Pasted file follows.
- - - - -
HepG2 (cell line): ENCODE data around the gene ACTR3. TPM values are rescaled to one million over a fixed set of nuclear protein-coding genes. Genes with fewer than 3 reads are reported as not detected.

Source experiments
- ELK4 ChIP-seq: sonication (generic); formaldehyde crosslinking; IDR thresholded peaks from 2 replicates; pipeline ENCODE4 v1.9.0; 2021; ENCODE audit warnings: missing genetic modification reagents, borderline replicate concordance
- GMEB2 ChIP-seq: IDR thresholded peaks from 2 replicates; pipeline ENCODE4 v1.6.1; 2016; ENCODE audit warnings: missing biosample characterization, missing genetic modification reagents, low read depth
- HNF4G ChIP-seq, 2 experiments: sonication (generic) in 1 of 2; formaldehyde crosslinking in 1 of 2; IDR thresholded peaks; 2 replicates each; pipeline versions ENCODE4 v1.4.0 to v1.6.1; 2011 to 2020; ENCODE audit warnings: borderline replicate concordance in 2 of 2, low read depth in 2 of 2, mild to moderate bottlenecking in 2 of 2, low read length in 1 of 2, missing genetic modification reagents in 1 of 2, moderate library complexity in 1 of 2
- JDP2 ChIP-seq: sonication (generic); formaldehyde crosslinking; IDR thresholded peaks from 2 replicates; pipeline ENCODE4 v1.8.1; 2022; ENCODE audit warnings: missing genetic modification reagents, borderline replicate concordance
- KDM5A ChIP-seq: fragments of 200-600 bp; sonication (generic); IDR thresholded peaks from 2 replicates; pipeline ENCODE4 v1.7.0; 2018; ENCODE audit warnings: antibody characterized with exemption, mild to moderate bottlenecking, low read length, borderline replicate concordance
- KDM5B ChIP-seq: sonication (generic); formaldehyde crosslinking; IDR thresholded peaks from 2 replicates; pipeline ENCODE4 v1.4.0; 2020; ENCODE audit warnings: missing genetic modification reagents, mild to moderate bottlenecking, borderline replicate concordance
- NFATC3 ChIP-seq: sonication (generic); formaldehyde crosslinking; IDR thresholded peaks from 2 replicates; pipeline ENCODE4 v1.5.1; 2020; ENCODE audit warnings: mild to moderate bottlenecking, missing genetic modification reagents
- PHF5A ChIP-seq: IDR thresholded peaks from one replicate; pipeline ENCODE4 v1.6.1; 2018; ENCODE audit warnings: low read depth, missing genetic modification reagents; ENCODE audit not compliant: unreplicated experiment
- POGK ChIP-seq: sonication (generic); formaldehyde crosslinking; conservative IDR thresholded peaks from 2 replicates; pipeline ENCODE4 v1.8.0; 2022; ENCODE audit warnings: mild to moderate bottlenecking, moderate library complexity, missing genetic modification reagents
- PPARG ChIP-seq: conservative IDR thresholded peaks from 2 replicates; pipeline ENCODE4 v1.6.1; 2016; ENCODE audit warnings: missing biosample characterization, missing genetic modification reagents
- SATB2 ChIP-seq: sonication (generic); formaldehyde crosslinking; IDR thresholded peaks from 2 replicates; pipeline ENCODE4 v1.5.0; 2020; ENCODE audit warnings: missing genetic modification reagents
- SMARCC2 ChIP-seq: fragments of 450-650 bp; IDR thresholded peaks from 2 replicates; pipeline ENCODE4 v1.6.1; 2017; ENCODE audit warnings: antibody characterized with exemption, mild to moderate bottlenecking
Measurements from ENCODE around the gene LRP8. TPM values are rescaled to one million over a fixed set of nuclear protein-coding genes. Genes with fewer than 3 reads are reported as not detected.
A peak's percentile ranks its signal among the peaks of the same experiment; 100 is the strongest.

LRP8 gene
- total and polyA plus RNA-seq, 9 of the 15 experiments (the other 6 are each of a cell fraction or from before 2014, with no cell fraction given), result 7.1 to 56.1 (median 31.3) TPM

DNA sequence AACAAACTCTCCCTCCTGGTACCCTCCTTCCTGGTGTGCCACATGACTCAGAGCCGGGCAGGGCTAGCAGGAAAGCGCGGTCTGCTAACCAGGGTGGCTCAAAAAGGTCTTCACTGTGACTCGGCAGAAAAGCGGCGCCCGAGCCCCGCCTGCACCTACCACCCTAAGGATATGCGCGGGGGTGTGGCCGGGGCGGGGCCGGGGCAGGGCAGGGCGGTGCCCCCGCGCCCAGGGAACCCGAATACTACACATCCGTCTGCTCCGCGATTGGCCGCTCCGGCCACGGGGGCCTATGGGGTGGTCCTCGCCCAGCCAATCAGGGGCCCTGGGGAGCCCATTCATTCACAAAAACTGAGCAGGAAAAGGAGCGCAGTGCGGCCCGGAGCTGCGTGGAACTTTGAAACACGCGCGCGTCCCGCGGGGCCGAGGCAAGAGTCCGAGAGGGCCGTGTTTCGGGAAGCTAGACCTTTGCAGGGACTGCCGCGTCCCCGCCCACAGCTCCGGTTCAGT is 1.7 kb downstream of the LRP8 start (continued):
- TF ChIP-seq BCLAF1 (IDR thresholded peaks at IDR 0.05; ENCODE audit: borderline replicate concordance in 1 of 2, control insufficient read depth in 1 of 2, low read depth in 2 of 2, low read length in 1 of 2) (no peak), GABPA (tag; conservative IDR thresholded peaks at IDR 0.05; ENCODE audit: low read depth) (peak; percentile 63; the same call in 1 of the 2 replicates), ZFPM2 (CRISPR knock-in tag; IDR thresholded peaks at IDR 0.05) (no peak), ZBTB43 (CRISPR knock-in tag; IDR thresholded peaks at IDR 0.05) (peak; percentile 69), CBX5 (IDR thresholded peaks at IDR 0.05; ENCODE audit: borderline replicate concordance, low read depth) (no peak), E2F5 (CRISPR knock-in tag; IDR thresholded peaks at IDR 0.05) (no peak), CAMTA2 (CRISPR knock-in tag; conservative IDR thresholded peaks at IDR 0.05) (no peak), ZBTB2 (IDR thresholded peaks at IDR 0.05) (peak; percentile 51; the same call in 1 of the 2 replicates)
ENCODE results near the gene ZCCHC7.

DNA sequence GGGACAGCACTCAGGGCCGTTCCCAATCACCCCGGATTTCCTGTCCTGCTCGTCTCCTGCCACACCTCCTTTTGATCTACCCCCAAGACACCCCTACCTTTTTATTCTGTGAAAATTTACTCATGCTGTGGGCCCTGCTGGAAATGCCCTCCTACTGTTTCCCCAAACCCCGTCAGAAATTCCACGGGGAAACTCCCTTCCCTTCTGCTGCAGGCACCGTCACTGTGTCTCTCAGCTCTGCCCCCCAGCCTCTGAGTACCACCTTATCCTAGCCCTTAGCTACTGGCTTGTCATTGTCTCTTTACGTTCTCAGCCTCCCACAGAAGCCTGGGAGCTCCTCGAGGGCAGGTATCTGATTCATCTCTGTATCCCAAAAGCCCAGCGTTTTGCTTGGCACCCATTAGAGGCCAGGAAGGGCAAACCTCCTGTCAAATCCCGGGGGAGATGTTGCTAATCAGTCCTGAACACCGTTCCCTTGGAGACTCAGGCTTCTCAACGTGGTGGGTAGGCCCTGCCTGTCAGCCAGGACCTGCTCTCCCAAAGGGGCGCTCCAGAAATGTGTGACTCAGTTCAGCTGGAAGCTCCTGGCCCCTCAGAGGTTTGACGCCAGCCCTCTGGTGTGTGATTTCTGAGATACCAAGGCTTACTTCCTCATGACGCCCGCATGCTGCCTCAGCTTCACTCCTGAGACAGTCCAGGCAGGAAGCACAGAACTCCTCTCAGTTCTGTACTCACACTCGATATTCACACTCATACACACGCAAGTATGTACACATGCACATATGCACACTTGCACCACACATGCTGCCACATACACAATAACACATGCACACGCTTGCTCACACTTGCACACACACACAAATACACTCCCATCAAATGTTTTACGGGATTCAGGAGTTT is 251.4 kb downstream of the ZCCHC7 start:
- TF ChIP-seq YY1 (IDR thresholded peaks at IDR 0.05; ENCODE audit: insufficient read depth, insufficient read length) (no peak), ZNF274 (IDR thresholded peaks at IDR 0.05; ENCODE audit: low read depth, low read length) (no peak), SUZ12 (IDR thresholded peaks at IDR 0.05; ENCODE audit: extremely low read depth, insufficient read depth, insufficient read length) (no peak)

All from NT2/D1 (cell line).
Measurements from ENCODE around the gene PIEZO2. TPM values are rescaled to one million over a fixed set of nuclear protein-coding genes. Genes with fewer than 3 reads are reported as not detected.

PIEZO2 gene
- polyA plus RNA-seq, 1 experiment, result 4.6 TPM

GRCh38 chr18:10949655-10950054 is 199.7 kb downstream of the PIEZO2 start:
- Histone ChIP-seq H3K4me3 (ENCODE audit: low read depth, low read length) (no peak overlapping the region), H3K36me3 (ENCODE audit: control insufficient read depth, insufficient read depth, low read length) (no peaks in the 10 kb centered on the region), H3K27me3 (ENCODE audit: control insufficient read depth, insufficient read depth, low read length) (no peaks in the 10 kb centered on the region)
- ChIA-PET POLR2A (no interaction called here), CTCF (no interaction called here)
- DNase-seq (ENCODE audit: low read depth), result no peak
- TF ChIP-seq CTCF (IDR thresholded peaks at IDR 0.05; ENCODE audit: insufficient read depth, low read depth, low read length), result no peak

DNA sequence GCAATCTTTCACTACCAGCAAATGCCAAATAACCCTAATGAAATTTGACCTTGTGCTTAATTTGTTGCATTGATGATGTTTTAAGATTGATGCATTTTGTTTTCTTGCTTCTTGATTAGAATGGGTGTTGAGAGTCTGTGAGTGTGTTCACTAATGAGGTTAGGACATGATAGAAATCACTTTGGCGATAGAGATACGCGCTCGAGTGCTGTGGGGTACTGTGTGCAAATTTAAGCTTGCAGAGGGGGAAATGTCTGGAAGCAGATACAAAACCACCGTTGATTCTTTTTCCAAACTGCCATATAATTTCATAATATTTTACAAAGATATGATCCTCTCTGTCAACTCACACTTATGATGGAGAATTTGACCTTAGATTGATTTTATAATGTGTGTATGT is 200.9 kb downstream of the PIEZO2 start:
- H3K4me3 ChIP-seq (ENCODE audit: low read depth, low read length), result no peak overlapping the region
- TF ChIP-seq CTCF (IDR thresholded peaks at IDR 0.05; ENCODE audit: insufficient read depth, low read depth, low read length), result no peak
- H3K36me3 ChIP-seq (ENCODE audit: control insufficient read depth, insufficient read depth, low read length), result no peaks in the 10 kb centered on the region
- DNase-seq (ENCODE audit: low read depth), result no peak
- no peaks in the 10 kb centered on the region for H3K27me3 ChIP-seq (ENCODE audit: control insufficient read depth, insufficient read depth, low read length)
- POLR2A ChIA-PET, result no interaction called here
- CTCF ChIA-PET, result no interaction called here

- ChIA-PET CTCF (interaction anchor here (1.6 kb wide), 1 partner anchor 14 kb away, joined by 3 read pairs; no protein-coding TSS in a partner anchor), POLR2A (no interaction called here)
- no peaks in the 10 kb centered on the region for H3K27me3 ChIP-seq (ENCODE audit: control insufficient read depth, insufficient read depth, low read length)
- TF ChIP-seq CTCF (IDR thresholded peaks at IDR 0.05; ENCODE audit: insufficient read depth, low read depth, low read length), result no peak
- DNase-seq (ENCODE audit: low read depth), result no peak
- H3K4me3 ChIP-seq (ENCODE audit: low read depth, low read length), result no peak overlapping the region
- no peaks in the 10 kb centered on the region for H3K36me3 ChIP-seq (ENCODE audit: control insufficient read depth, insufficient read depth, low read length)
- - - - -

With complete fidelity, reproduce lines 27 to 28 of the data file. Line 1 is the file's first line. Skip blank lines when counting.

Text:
- polyA plus RNA-seq, 1 experiment, result 4.6 TPM

GRCh38 chr18:10949655-10950054 is 199.7 kb downstream of the PIEZO2 start: